Art making instills a growth mindset. This one is on all of the scholarly lists but it is true. Art can be hard. You can be unfamiliar with the materials, unfamiliar with the technique, and unprepared for the learning curve necessary for the completion of the project. And it is terribly frustrating when things don’t turn out the way you planned. Though with a little grit on their part, and a little encouragement on my part, I have witnessed how the adage, “try, try again”, not only applies to their artmaking but also transfers to all other areas of their life. My children understand failure is just a part of the process. Sometimes they may make a happy accident and discover something wonderful and sometimes not so much, but they will always learn something in their failures. It’s up to them to stick with it and try again because through their trying, they know, they just might end up with something spectacular.

Art appreciation instills the value of craft and is a source of inspiration. We’ve all heard the saying, “practice makes perfect”, well in our house, practice makes better. The more you practice the better results you will get. My children have experienced this concept as visual artist, musicians, and thespians themselves, and have witnessed both of their parents hone their own unique crafts. In addition to understanding the value of practice, my children have a deep appreciation of art making because they have been exposed to great works of art by some of the greatest masters throughout human history. We have explored the art forms and tools of artists across time. We have looked at master artworks, listened to symphonies, experienced opera, and have read great works of literature, together. Experiencing great works of art has given my children both, something to aspire to and a deep understanding of the level of devotion to achieve such masterworks.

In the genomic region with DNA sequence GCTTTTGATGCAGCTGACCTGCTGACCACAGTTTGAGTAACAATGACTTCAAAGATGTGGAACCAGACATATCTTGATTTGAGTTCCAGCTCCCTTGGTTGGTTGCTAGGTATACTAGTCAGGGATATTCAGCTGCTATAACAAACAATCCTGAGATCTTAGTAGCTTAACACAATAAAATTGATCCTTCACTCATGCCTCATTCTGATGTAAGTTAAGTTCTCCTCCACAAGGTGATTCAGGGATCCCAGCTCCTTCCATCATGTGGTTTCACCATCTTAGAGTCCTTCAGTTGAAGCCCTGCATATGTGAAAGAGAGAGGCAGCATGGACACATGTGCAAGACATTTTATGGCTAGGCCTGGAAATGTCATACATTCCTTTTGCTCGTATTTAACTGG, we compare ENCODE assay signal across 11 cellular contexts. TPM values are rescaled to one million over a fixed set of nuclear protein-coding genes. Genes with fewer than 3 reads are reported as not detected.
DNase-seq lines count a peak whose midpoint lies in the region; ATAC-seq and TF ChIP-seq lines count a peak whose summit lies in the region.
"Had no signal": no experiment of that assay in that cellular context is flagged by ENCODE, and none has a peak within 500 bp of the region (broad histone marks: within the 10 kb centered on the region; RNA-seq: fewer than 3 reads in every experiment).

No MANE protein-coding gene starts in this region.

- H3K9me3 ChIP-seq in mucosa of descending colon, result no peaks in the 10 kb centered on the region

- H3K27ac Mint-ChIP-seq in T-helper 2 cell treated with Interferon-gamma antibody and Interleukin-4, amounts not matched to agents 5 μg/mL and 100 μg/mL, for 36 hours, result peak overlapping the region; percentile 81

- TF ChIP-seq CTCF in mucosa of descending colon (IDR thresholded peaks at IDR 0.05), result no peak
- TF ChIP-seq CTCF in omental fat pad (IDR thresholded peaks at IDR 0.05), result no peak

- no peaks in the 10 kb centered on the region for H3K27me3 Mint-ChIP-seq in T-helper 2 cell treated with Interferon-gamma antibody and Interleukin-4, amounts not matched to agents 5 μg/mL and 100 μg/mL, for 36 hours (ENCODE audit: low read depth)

Art connects you to the human spirit. One of my daughter’s favorite stories is of the musicians of the Jewish ghettos during the Nazi era. How they would meet secretly in cold and dirty basements to make music together - quietly. That even in the most extreme of conditions, art flourished. She finds this story very inspiring and connects deeply to the need to express one self. Examples of creative expression happening in spite of the harshest times abounds throughout history. In every era, in every time, and in every horrible thing humans have ever experienced, the human spirit has always found a way to express itself though art.

Those are just a few examples of the ways arts education has impacted my children. Obviously, I believe art is important but don’t just take my word for it. Ask my kids what they think, I did:

“Art has made us more creative.”

“You learn a lot more about stuff, like history, when you study art too.”

“It gives you more respect for people in history. They had to make everything themselves! I made a small fresco and it was hard. Can you imagine what Michelangelo had to go through to make the Sistine Chapel?”

“Art is like a geode – even in the harshest times, art is the diamond in the rock.”